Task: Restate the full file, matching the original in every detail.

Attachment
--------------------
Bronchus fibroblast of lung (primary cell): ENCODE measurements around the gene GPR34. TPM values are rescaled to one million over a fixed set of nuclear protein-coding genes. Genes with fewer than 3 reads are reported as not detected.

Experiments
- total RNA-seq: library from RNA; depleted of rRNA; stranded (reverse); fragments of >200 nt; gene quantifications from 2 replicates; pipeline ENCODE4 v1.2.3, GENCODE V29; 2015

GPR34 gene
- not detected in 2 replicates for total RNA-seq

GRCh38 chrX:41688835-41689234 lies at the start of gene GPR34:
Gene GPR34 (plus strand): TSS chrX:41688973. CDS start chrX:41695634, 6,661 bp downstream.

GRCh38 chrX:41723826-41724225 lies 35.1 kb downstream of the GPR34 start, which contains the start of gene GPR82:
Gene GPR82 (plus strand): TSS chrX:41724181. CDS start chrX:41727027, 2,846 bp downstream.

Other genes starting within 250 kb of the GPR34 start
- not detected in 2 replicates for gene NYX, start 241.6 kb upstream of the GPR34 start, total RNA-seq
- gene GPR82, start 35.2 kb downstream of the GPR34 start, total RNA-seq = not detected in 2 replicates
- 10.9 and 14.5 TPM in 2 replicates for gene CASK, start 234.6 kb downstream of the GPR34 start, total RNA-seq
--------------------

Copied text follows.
Bronchus fibroblast of lung (primary cell): ENCODE measurements around the gene GPR34. TPM values are rescaled to one million over a fixed set of nuclear protein-coding genes. Genes with fewer than 3 reads are reported as not detected.

Experiments
- total RNA-seq: library from RNA; depleted of rRNA; stranded (reverse); fragments of >200 nt; gene quantifications from 2 replicates; pipeline ENCODE4 v1.2.3, GENCODE V29; 2015

GPR34 gene
- not detected in 2 replicates for total RNA-seq

GRCh38 chrX:41688835-41689234 lies at the start of gene GPR34:
Gene GPR34 (plus strand): TSS chrX:41688973. CDS start chrX:41695634, 6,661 bp downstream.

GRCh38 chrX:41723826-41724225 lies 35.1 kb downstream of the GPR34 start, which contains the start of gene GPR82:
Gene GPR82 (plus strand): TSS chrX:41724181. CDS start chrX:41727027, 2,846 bp downstream.

Other genes starting within 250 kb of the GPR34 start
- not detected in 2 replicates for gene NYX, start 241.6 kb upstream of the GPR34 start, total RNA-seq
- gene GPR82, start 35.2 kb downstream of the GPR34 start, total RNA-seq = not detected in 2 replicates
- 10.9 and 14.5 TPM in 2 replicates for gene CASK, start 234.6 kb downstream of the GPR34 start, total RNA-seq